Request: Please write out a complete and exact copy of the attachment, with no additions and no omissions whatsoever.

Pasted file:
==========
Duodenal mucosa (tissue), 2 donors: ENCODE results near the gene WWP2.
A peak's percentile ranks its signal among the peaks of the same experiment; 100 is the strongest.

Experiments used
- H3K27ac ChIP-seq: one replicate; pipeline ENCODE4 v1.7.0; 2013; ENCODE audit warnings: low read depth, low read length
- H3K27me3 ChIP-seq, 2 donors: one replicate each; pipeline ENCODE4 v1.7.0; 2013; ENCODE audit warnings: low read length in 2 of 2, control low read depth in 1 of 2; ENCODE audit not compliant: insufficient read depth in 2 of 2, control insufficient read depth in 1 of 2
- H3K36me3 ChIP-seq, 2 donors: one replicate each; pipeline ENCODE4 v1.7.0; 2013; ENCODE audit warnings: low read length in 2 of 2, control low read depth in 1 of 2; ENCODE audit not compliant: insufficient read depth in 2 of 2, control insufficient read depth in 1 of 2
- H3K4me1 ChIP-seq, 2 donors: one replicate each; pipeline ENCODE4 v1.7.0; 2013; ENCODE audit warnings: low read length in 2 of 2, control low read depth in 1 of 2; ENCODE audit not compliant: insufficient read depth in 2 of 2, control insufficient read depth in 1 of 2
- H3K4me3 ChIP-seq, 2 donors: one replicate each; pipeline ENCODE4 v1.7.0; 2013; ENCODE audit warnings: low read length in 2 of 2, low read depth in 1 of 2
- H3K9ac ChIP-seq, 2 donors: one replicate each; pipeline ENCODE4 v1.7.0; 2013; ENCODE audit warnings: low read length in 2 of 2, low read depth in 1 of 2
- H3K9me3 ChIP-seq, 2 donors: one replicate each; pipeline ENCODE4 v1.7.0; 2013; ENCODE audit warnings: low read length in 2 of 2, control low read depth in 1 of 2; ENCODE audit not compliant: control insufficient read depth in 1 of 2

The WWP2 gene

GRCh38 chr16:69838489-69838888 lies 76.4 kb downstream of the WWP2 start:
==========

Duodenal mucosa (tissue), 2 donors: ENCODE results near the gene WWP2.
A peak's percentile ranks its signal among the peaks of the same experiment; 100 is the strongest.

Experiments used
- H3K27ac ChIP-seq: one replicate; pipeline ENCODE4 v1.7.0; 2013; ENCODE audit warnings: low read depth, low read length
- H3K27me3 ChIP-seq, 2 donors: one replicate each; pipeline ENCODE4 v1.7.0; 2013; ENCODE audit warnings: low read length in 2 of 2, control low read depth in 1 of 2; ENCODE audit not compliant: insufficient read depth in 2 of 2, control insufficient read depth in 1 of 2
- H3K36me3 ChIP-seq, 2 donors: one replicate each; pipeline ENCODE4 v1.7.0; 2013; ENCODE audit warnings: low read length in 2 of 2, control low read depth in 1 of 2; ENCODE audit not compliant: insufficient read depth in 2 of 2, control insufficient read depth in 1 of 2
- H3K4me1 ChIP-seq, 2 donors: one replicate each; pipeline ENCODE4 v1.7.0; 2013; ENCODE audit warnings: low read length in 2 of 2, control low read depth in 1 of 2; ENCODE audit not compliant: insufficient read depth in 2 of 2, control insufficient read depth in 1 of 2
- H3K4me3 ChIP-seq, 2 donors: one replicate each; pipeline ENCODE4 v1.7.0; 2013; ENCODE audit warnings: low read length in 2 of 2, low read depth in 1 of 2
- H3K9ac ChIP-seq, 2 donors: one replicate each; pipeline ENCODE4 v1.7.0; 2013; ENCODE audit warnings: low read length in 2 of 2, low read depth in 1 of 2
- H3K9me3 ChIP-seq, 2 donors: one replicate each; pipeline ENCODE4 v1.7.0; 2013; ENCODE audit warnings: low read length in 2 of 2, control low read depth in 1 of 2; ENCODE audit not compliant: control insufficient read depth in 1 of 2

The WWP2 gene

GRCh38 chr16:69838489-69838888 lies 76.4 kb downstream of the WWP2 start: